So we arrived back just after 10:30 am to enjoy the leaden skies and horizontal sleet of a Prestonpans summer. Parents were standing there with tears in their eyes (and large amounts of money in their hands). Sorry. YOU HAVE GOT TO TAKE THEM BACK. It doesn’t matter how much money you want to give us to keep them for a while longer. On second thoughts …………..

On a more serious note we had to say three goodbyes. Firstly to Scott, for whom today was his last ever at school. Off to work at Ford’s, he is going to be a trainee baker. Secondly Miss McCredie is off to teach German at St Margaret’s in Edinburgh. She enjoyed our trip so much she’s already signed up for a trip to Paris at her new school in the Autumn. Finally, Mr Hughes is going to do some travel from the autumn onwards although he may manage to see us a bit before then. Sorry to see you all go folks, you’ll all be missed.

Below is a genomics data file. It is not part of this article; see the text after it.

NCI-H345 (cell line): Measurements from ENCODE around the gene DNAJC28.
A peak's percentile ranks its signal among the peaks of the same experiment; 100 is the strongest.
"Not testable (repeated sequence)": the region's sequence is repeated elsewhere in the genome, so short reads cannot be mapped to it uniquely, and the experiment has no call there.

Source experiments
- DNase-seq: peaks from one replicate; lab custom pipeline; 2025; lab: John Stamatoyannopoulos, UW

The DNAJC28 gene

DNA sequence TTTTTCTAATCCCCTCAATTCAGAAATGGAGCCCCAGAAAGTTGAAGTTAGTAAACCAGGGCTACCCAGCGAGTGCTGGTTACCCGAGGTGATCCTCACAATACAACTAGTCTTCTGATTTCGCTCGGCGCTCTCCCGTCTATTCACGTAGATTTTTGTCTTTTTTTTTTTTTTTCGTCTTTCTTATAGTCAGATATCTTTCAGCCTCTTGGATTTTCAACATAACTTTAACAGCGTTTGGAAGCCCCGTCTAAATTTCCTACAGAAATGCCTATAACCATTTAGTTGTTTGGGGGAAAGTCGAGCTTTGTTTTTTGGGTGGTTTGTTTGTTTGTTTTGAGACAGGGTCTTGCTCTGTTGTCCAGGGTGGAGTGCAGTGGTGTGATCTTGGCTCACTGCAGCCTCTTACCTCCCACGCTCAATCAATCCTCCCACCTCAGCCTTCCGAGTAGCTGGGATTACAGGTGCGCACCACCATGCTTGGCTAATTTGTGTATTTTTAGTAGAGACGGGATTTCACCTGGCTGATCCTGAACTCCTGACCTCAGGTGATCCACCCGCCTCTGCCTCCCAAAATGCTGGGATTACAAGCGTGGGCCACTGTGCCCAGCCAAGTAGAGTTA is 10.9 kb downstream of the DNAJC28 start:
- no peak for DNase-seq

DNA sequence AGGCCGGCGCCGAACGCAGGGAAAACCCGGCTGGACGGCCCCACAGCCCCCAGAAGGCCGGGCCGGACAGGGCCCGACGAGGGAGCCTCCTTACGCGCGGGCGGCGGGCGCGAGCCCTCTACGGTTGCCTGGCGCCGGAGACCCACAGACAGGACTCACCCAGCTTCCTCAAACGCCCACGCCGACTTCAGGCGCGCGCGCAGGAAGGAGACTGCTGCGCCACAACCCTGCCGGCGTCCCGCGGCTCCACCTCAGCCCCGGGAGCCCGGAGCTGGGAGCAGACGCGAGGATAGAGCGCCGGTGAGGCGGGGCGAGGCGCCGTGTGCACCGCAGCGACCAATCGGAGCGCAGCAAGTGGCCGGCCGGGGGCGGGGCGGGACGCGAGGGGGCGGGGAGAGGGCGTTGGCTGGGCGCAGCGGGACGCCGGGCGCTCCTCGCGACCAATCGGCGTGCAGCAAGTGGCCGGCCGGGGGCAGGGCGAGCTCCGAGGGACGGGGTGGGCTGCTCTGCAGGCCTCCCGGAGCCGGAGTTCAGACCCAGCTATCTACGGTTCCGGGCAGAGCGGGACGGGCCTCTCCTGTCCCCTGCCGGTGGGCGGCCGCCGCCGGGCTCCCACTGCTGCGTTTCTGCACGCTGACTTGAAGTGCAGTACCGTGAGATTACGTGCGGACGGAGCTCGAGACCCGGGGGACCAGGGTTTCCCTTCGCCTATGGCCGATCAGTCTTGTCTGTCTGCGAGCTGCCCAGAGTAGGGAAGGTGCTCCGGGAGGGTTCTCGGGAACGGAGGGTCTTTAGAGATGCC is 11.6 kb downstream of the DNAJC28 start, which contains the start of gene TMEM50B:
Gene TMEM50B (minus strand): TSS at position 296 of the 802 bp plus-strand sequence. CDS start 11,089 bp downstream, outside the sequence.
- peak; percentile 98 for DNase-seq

Quote(s) Of The Day
“That sounds like a foreign language to me” (Mr Hughes, when Miss McCredie said ‘You asked me if your first person plural conditional of ‘vouloir’ was correct” to Mr Whatcott)
“You have a 50% chance of dying in a cable car”
Oh well, that means about 1.5 million people die every year on the Aiguilles alone ………….

Burning Questions Of The Week
Will Ronan need to be surgically removed from that cap (or vice versa) ?
Is there a living soul who’s ever seen him without it on his head ?

Chamonix – Homeward Bound

And so it was that the dawn – recovering from a traumatic week of breakages – managed to creep into the valley like a thief in the night. Quite remarkable really because it needed to cope with some really thick mountain fog. Full marks for perseverance and improved technique.

07:00 and the hotel resounded to the teachers doing their early morning alarm calls. Quelle surprise. Beaucoup des enfants were already up and about, more or less packed. Neither a Lie-In King nor a Lie-Iness Award today.